Late yesterday, the Federal Circuit released a precedential opinion reversing, vacating, and remanding a case appealed from the Patent Trial and Appeal Board. This morning, the Federal Circuit released three nonprecedential orders. The first grants a motion to remand appeals to the Court of Federal Claims. The others are dismissals. Here is the introduction to the opinion, the introduction to the order remanding appeals, and the links to the dismissals.

Speck v. Bates (Precedential)

Ulrich Speck and Bruno Scheller (collectively, “Speck”) appeal from a Patent and Trademark Office (“PTO”) Patent Trial and Appeals Board (“Board”) final judgment in Interference No. 106,125, which entered judgment for Brian L. Bates, Anthony O. Ragheb, Joseph M. Stewart IV, William J. Bourdeau, Brian D. Choules, James D. Purdy, and Neal E. Fearnot (collectively, “Bates”) on the issue of priority.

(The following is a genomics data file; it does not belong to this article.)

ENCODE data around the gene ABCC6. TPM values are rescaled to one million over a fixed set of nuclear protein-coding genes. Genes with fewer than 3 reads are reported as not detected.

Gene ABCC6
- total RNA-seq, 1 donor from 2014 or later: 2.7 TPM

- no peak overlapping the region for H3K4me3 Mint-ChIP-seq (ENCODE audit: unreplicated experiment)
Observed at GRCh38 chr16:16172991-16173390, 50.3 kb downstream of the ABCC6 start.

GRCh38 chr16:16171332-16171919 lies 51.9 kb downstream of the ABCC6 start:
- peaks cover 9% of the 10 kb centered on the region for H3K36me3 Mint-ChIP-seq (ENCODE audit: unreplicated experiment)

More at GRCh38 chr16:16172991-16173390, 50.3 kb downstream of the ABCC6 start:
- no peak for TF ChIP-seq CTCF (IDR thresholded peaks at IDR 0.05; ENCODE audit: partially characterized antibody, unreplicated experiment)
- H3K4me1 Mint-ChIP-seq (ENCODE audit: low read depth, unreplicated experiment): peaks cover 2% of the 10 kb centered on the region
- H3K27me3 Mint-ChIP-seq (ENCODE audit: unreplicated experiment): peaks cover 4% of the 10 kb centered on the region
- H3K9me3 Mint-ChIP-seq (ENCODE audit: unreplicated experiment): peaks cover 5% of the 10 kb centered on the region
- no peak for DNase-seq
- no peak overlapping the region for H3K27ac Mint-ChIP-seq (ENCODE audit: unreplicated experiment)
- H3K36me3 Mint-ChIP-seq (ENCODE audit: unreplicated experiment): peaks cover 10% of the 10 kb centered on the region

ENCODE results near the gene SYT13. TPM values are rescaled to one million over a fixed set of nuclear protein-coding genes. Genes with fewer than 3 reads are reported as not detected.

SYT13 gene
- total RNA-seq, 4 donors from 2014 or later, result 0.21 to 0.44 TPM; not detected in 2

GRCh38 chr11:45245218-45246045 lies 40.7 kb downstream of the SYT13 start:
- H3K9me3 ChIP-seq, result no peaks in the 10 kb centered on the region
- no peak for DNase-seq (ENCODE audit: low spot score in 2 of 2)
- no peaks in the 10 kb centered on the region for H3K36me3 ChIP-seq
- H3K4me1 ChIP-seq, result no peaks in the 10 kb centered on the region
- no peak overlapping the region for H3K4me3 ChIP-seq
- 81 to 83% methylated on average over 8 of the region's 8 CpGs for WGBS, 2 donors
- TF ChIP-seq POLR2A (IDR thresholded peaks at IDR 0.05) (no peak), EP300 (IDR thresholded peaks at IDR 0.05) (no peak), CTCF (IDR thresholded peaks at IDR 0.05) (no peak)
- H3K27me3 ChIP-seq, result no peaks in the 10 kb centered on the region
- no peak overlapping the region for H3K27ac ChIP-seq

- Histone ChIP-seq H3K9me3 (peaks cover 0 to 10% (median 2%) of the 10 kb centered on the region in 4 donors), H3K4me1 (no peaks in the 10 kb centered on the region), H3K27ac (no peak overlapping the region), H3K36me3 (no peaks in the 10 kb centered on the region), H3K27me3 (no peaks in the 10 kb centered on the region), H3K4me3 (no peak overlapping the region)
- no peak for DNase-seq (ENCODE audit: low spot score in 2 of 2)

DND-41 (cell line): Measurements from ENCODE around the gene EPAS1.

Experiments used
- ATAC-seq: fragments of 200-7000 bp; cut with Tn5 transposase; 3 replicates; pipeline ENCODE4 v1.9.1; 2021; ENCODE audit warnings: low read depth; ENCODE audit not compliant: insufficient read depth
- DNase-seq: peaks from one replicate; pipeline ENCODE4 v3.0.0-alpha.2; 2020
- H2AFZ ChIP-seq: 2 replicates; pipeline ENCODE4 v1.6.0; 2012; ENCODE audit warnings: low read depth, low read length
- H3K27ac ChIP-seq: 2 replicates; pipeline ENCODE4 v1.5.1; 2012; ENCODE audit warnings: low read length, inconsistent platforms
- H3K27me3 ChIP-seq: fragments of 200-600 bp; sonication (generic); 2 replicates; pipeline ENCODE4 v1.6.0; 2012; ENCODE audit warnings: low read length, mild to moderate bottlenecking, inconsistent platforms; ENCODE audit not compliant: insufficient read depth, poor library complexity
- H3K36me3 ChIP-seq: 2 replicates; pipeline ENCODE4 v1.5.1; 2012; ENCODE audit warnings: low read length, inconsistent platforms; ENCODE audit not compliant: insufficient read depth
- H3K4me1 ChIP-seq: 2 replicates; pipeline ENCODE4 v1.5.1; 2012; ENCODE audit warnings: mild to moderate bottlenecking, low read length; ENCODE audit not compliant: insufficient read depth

The interference proceeding concerned U.S. Patent Application No. 14/013,591 (“’591 application”), owned by Bates (the senior party), and U.S. Patent No. 8,257,305 (“’305 patent”), owned by Speck (the junior party). In the interference proceeding, Speck filed two motions relevant to its appeal. Speck argued (1) that the claims of the ’591 application were time-barred under 35 U.S.C. § 135(b)(1) and (2) that the claims of the ’591 application are invalid for lack of written description. The Board denied those motions and awarded priority to Bates. We conclude that the Board erred in finding that the ’591 application was not time-barred under 35 U.S.C. § 135(b)(1), and do not reach the written description issue. We reverse, vacate, and remand.

Local Initiative Health Authority for Los Angeles County v. United States (Nonprecedential Order)

The United States moves without opposition to remand these appeals to the United States Court of Federal Claims for the parties “to consider alternatives to further litigation or, in the alternative, for the Court of Federal Claims to reexamine its judgments in light” of Community Health Choice, Inc. v. United States, 970 F.3d 1364 (Fed. Cir. 2020). ECF No. 55 at 2. Having considered the motion, we agree with the parties that remand is appropriate.